Why Asia?

We are Glenn and Carol Webb. We are retired academics, now living in Palm Desert, CA, in the place shown just above our picture. We have spent most of our lives studying Asia, with Kyoto, Japan as our port of call. This blog consists primarily of essays, written by me, Glenn Taylor Webb, with the input of my wife, Carol St. John Webb. I began writing most of these essays just before we retired. Some have been published, some not. Most were first presented as lectures.

Our lives were changed by what what we experienced living in two cultures. The different ways of thinking about almost everything in Japan (and Asia in general) made us examine some of our fundamental views of life. As a history professor I had to keep a certain distance between historical events and their effects. But at this stage in my life (I'm 75) I feel like sharing with friends the impact that Japan today has had on my family as well as myself. I'm still writing things down. So take a look and let me know what you think.


Thursday, September 1, 2016

Living As If …

Friends here in the California desert who know something about my life and Carol’s life today often ask the two of us, “When you go into LA to the Pure Land Buddhist temple and school to teach Japanese students visiting from Bukkyo University in Kyoto, what do you teach?  Do you teach them English?”  They usually are surprised to learn that no, we do not teach English because the students have classes in English during the short time they are here, taught by two well-trained ESL teachers.  The answer is that we teach them about God and Buddhism.

We have done this ever since we retired (in 2004) from Pepperdine University, the Church of Christ school in Malibu.  We also have spent a semester each year teaching undergraduates and graduates in the Pure Land (Jodo-shu) university in Kyoto, Japan.   (Note: “Bukkyo” means “Buddhist” or “Buddhism” in Japanese.)  Explaining to Japanese students and American neighbors how East and West are miles apart in almost every way conceivable --  is not easy!  We needed help.

The priests/administrators of Bukkyo University Los Angeles (BULA), Rev. Dr. Joji Atone and Rev. Kodo Tanaka have been very kind to us for over twenty years, inviting us to teach these classes in Los Angeles and act as advisors each year to three students from the Kyoto campus who spend a full year at the College of the Desert, near our home.  They also have encouraged me to write articles they have published in both English and Japanese for “Light of Wisdom,” the denomination journal.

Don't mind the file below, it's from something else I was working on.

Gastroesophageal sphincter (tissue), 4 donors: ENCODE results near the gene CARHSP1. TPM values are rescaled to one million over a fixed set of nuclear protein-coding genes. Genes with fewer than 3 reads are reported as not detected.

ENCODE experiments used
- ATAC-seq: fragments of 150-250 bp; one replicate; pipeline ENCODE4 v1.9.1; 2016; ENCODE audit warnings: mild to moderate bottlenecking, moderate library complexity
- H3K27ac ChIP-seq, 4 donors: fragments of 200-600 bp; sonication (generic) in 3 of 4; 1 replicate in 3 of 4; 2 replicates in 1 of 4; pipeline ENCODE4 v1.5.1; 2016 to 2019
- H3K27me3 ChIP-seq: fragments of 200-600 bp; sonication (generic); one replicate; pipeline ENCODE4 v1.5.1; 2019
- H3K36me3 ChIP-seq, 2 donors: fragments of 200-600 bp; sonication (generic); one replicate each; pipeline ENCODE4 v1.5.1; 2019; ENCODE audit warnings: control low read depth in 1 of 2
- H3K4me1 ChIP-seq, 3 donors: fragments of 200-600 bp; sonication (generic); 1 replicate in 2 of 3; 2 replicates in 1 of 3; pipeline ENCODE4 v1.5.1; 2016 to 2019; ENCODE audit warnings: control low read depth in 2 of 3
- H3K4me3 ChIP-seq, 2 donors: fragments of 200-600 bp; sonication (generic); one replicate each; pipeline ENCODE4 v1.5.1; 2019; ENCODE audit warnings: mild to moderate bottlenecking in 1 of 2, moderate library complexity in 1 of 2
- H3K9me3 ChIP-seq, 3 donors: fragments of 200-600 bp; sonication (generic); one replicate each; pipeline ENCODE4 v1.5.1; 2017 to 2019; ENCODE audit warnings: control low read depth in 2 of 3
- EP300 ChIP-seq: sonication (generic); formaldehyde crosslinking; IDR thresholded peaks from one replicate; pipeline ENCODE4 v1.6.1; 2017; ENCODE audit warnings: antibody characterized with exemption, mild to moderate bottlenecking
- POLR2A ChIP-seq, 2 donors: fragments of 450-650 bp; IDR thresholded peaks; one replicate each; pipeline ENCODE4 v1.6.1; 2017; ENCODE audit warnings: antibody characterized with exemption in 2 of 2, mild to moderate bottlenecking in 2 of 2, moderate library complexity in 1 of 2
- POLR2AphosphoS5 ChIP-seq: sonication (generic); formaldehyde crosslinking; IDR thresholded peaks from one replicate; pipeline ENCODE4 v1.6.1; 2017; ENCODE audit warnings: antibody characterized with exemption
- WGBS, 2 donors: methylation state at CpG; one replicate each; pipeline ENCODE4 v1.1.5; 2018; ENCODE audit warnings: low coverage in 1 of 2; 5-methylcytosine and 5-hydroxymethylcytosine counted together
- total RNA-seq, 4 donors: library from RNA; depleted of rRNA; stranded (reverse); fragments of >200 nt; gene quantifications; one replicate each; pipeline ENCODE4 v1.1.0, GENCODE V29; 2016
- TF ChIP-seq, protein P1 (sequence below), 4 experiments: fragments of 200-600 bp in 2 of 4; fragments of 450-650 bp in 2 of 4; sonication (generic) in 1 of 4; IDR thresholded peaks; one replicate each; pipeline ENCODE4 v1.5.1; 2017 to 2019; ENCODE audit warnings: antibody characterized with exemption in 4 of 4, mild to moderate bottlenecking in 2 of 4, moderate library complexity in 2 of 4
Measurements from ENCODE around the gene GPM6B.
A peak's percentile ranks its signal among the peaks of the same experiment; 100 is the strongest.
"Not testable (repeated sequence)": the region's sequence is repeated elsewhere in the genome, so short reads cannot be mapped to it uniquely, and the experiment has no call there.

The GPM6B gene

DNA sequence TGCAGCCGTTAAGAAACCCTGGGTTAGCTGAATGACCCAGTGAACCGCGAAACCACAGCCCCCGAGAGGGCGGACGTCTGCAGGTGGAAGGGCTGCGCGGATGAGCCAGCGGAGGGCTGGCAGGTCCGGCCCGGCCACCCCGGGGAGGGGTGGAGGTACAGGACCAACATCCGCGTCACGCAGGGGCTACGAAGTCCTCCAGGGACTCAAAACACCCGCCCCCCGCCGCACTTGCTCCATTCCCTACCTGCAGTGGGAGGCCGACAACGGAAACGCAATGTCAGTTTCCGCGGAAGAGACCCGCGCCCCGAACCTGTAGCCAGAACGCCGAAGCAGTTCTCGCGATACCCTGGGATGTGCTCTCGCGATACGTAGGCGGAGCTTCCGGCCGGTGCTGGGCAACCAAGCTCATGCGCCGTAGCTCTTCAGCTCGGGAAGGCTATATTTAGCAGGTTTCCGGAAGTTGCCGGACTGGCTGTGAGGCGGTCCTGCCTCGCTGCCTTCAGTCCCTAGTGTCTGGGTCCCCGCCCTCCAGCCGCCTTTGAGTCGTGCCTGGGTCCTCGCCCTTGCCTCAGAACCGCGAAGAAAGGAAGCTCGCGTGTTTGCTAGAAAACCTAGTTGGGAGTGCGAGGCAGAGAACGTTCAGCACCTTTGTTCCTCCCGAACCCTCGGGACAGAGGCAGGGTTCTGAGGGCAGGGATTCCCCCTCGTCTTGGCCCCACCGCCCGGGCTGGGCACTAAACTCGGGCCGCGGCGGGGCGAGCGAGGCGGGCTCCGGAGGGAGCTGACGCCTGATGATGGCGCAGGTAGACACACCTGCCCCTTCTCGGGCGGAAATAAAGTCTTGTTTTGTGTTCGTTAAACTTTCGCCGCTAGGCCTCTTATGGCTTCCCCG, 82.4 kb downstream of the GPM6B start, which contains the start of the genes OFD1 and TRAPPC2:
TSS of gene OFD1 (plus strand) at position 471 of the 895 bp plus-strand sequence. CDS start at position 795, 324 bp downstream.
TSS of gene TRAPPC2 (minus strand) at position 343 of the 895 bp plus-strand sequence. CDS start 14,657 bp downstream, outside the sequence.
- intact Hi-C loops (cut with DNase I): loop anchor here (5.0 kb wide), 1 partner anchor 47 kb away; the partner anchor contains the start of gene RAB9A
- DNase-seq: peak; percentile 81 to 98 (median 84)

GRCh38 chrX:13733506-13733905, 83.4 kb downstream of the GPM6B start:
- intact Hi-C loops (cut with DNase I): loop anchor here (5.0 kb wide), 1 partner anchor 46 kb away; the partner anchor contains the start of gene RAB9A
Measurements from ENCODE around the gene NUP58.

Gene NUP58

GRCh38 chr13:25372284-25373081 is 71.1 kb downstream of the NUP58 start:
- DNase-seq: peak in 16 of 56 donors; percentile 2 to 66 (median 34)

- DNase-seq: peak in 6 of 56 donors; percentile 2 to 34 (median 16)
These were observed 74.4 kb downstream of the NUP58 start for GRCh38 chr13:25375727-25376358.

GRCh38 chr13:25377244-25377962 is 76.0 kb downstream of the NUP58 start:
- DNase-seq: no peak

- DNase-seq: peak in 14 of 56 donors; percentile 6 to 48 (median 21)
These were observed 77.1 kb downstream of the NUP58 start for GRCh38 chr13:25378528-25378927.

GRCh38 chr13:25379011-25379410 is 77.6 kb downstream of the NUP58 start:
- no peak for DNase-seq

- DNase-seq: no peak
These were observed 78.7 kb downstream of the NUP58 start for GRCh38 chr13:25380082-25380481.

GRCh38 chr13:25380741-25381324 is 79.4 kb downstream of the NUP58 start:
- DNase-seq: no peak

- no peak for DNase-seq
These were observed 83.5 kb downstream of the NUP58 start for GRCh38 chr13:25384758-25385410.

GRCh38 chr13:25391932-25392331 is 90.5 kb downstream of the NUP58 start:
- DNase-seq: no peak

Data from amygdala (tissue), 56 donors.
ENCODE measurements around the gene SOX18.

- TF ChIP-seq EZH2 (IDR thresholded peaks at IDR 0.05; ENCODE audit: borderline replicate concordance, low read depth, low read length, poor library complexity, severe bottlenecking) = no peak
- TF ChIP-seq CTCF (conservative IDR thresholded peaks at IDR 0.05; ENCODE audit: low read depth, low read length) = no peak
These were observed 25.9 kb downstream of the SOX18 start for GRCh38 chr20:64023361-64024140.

Our format for sometime now has been to discuss our fundamentally different views of existence first, and secondly to compare everyday cultural traits, such as bathing, eating, rules governing behavior inside and outside of the home, and how schools are run. Our language differences are discussed all the time, in both English and Japanese.  For some time Rev. Tanaka and I have worked as a team, trying to get the students to express their own opinions and making sure everything is clear to them. The class is fairly intensive, going two mornings or all in one day, from 9 a.m. to 5 p.m.

We always start with God and what we call the “God Story” that all Jews, Christians and Muslims base their understanding of human existence upon.  We start by showing them how “In God We Trust” is on every U.S. dollar bill.  Then we discuss trust in a Creator Being as an all-encompassing belief that leads to worship.  As children whose personal and national identity is found in Shinto and reverence for ancestors, and whose state religion is the one taught by the historical Buddha (whom they will assure you had nothing to do with their birth much less the creation of the world), these kids have no concept of God.  At this point some person in the group usually says something like, “Japanese don’t have a religion like that.”  And that is true enough. 

Yesterday we returned from our latest session with Bukkyo students in LA.  This time Rev. Tanaka had the brilliant idea of having the God Story acted out by the students themselves. He chose one male student to be God.  Someone switched off the lights in the room, then at Rev. Tanaka’s prompting the student said in a loud voice, “Let there be light!” and the light was switched back on.  (Very dramatic!)   Then the boy was told to say he would create a person “in His own image” and Adam popped up to stand by God’s side.  Then Adam said he was lonely.  So the boy who was God took a rib from his colleague Adam’s side (rather roughly) and Rev. Tanaka led a young woman over to stand with God and Adam.

This went on for some time, through a little more Genesis, at which point we asked the students to consider this part of the God Story.  Could they believe it?  Nobody could.  They questioned how anyone could.  We pointed out that even Americans who claim not to be religious use the word “God” in times of crisis, as in, “Oh, my God!”  And every disaster shown on TV includes survivors who say things like, “This was God’s will” or “God took care of us.  We are so blessed.”  The idea that some powerful being “in heaven” was looking down on them and protecting some people while others died seemed preposterous and every silly.  The students argued that their parents had made them and that any thought of them being made by the God of the Jews, Christians or Muslims was ridiculous.